As one might expect, I bumped into a number of people who had recently started up a business venture. At one stage while I was explaining what we in O’C&K do (outsourced marketing), I realised that it is must be hard for a non-marketing person to grasp the importance of marketing, especially if they don’t understand it.
To ensure that marketing can deliver its magic for a business, it needs to be planned for properly, in advance. That is why I thought I’d put pen to paper (so to speak) and provide some tips on startup marketing below.
It is fully understandable that many startups cannot see the ‘forest’ because they are so focused on the trees. Focusing on the immediacy of the trees is also understandable because they are tangible and provide short-term results.
Such items as planning revenue, sorting out premises, legal and compliance procedures, cash flow and IT items are usually the front-of-mind concerns, but marketing should be there as well.
A startup that doesn’t take the time to plan for customers and how to communicate with them is bound to fail. The truth is that you must look on marketing as an investment, just like all the other elements of a startup. Then it just might perform some magic for your bottom line.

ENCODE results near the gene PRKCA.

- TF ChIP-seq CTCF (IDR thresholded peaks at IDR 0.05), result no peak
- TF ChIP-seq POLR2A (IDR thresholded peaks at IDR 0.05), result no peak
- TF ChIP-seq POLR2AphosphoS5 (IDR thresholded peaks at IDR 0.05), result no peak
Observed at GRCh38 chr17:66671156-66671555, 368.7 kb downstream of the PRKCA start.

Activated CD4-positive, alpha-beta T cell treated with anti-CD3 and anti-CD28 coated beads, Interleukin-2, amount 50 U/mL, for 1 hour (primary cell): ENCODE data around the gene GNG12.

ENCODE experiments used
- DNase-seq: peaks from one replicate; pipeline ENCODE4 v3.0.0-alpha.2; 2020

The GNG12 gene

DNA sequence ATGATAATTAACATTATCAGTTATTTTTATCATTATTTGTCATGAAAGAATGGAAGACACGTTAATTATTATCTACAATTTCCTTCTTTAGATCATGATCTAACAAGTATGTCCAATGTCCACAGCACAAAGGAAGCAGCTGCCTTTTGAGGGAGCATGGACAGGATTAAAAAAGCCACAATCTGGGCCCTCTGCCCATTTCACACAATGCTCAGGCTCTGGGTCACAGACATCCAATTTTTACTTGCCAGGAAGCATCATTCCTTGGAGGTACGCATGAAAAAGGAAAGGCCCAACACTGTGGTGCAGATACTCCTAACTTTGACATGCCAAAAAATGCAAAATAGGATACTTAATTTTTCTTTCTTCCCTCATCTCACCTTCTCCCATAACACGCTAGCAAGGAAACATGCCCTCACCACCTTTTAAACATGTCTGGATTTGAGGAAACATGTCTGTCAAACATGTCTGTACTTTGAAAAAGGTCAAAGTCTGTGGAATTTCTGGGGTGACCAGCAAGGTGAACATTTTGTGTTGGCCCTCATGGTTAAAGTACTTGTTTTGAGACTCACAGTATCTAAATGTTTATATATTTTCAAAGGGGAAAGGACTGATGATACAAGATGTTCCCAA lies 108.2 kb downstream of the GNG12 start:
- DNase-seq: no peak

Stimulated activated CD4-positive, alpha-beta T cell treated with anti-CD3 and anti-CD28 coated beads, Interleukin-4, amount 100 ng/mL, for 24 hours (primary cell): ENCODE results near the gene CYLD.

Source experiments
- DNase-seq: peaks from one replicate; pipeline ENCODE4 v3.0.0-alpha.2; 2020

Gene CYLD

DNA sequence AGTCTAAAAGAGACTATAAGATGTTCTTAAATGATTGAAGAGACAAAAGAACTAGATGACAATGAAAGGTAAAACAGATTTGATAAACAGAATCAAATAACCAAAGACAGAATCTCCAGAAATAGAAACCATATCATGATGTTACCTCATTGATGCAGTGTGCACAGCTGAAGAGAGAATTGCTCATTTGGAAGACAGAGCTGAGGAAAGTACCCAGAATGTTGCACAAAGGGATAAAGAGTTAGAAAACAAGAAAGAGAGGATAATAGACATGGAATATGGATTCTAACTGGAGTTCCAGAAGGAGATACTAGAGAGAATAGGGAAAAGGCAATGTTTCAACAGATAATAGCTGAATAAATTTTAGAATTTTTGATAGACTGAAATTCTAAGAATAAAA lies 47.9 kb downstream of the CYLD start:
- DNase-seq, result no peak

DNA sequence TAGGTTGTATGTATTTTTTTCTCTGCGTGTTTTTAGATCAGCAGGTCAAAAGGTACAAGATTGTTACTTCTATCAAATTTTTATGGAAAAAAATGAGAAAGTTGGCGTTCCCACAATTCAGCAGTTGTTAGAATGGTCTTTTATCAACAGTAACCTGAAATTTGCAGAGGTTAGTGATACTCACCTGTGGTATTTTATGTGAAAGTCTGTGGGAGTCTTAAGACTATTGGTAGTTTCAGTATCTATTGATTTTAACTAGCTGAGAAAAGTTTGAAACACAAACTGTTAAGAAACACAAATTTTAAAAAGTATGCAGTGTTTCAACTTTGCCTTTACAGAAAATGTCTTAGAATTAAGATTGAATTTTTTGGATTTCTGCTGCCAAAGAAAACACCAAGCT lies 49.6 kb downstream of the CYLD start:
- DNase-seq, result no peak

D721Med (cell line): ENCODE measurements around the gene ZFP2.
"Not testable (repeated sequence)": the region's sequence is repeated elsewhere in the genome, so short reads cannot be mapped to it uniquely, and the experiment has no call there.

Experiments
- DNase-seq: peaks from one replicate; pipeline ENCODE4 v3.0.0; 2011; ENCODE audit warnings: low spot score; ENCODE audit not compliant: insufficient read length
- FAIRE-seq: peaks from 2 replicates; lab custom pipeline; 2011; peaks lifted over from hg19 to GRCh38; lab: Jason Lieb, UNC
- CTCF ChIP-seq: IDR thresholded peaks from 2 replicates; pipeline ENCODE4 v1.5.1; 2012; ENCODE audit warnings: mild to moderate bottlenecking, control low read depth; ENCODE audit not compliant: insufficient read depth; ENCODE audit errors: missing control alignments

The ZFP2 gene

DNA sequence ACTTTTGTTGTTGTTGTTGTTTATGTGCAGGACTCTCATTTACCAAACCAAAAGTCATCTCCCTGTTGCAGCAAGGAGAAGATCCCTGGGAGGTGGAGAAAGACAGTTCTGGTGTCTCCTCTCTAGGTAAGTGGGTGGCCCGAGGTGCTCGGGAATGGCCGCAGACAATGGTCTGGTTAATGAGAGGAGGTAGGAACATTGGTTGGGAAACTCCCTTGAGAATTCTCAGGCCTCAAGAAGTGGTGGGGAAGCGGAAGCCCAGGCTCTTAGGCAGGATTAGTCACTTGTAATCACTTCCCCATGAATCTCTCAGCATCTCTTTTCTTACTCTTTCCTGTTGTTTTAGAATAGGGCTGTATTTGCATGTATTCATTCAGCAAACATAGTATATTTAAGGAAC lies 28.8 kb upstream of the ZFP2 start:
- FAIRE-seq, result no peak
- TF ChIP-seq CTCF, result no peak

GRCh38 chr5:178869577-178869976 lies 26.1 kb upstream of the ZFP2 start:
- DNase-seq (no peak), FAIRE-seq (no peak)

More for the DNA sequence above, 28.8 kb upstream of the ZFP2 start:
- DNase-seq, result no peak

Unfortunately, many founders don’t see that marketing should be an integral part of their overall strategy from day one. As a result, they only embrace it after they’ve launched, which is often too little too late and really lessens the communication’s impact.
Another condition that we encounter quite a lot is that everybody considers themselves to be a marketer. The number of times that I have heard – ‘oh my partner / friend / family / neighbour had some great ideas for publicity so we don’t need to hire anybody’ – is staggering.
When these ‘ideas’ don’t work people then consider marketing a time-suck and a waste of money. So they put it further down the to-do list or worse still, ignore it altogether. They start relying on the features of the product / service for marketing purposes. The ‘build it and they will come’ mentality.
The only advice that I can give, if you’re not employing a marketing professional, is to consider (or better still – involve), your potential audience at each development stage and start thinking about a marketing strategy from the moment you have that great idea.
Start-ups should really look on marketing as an investment, just like any other element of your planning.Click to tweet
Initial tactics that startups can use to bring in customers.
In fairness, most startups appreciate that they will need marketing at some stage, but as mentioned above it can end up low on the ‘to-do’ list, for all sorts of reasons. The main reasons appear to be time, money and lack of experience. Here are some thoughts that might help overcome those challenges, initially.
- Despite what some bloggers say – email is not dead. It is a very effective method of engaging an audience in a direct and measurable way. There are many free services available (such as MailChimp), with which you can automate newsletters etc.
- Social media is another way of attracting customers. If possible, allocate even half an hour a day on a channel where your prospects are conversing. Many communities on social media form free local networking groups (e.g. dubnet). These can work to collect leads, build awareness and learn from peers.